With nearly 50 companies launching buyback offers, shares worth R34,468 crore were bought back in 2016-17, the highest in 19 years. IT major Wipro effected the biggest buyback by a private sector firm buying shares worth R2,500 crore in June 2016. The government chose to tap cash-rich PSUs to meet its divestment target and took back as much as R18,964 crore via buybacks. At R7,519 crore, NMDC’s buyback offer was the biggest. Other PSUs that bought back shares included MOIL, Nalco, NMDC, Coal India, Bharat Electronics, Coal India, NHPC and NLC. Late in the year, Oil India joined the long list of companies offering to buy back shares — the amount that the company allocated for this was R1,527.01 crore.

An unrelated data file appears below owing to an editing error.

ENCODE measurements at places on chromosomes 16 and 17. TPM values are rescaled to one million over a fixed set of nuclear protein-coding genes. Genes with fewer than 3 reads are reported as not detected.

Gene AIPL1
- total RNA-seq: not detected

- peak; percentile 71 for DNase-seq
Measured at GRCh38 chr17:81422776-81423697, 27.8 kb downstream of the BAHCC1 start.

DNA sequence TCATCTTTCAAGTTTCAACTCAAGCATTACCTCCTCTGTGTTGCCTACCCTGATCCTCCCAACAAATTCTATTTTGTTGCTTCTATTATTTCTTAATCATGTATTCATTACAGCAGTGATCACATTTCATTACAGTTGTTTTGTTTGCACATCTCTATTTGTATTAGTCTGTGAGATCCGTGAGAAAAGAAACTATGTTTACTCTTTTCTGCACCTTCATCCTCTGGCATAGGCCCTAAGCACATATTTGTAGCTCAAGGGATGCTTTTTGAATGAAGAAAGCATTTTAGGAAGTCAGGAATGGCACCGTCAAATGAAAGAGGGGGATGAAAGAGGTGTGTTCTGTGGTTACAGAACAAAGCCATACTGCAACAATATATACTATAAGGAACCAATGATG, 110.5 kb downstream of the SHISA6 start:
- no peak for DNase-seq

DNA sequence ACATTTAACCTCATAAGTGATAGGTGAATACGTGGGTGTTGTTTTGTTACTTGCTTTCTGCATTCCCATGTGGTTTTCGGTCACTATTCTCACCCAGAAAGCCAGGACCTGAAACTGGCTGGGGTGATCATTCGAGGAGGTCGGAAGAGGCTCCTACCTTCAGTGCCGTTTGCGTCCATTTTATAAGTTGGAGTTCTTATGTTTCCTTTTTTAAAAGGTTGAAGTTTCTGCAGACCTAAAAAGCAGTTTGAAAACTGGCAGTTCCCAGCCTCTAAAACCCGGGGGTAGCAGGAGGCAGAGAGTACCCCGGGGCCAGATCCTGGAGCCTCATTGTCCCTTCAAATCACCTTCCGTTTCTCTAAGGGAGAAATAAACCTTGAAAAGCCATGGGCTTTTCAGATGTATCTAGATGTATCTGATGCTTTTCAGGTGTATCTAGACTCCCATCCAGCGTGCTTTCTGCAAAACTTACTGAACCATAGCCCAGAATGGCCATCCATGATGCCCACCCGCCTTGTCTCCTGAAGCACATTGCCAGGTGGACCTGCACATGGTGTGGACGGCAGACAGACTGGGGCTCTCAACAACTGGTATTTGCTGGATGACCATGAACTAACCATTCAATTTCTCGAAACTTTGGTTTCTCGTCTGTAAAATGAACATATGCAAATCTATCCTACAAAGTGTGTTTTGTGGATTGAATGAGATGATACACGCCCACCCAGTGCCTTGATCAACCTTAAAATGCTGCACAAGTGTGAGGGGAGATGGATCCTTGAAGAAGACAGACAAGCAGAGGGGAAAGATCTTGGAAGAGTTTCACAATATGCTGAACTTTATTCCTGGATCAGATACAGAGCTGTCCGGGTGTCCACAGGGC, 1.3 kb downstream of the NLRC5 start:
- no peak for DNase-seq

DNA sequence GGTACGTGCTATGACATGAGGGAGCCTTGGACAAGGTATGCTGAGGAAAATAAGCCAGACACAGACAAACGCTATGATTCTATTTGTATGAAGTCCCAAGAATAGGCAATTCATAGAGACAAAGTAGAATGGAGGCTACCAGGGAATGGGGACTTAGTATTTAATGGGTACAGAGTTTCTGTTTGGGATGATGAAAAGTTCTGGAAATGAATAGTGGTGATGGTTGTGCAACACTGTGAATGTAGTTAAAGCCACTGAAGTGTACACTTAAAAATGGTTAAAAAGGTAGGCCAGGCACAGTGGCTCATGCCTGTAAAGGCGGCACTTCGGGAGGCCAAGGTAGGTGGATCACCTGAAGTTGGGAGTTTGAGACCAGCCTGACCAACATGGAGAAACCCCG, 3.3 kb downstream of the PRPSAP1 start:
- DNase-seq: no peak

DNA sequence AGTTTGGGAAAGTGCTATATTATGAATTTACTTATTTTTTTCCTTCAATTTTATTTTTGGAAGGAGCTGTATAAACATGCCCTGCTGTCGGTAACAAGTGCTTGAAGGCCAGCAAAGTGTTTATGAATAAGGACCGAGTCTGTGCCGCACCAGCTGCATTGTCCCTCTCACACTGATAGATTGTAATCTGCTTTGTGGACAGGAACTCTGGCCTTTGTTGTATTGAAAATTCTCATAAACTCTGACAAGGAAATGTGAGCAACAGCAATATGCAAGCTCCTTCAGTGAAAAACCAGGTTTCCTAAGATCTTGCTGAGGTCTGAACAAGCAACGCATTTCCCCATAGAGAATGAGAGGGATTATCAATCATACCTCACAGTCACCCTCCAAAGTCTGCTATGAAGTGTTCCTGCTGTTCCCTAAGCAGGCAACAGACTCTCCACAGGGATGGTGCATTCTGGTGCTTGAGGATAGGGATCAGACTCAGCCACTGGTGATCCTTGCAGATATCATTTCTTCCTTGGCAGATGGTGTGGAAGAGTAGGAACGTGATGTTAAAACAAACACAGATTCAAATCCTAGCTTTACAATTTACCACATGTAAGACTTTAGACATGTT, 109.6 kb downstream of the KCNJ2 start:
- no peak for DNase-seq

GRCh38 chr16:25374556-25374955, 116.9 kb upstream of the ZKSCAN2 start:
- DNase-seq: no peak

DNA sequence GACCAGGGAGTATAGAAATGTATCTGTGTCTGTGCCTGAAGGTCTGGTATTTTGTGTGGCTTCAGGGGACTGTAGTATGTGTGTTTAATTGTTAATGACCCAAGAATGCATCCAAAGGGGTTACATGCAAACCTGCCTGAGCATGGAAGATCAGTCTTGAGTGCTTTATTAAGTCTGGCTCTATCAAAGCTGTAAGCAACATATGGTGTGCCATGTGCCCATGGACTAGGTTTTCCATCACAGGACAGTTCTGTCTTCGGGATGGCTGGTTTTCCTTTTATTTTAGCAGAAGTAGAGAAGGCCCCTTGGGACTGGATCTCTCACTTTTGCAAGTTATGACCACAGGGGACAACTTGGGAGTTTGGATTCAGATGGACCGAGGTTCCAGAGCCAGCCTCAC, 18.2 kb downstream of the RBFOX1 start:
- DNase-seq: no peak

With the government levying an additional 10% tax on dividend income of more than R10 lakh, buybacks have become the preferred route for companies to return cash to shareholders. Many marquee names are set to launch their buyback offers in FY 18. Last month the board of Tata Consultancy Services, India’s largest IT company in terms of revenue and market capitalisation, approved a proposal to buy back shares worth R16,000 crore. This will be the biggest repurchase after Reliance Industries’ buyback worth R10,440 crore in 2012.
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TCS’ offer came a week after US-based software services player Cognizant Technology Solutions, which has centres in India, announced plans to buy back shares worth $3.4 billion. On March 15 the board of HCL approved the proposal to buyback for an amount of Rs 3,500 crore, for 3.5 crore shares. Buyback is the process by which a company repurchases its own shares from its stakeholders. The shares bought back are extinguished, resulting in a smaller equity base.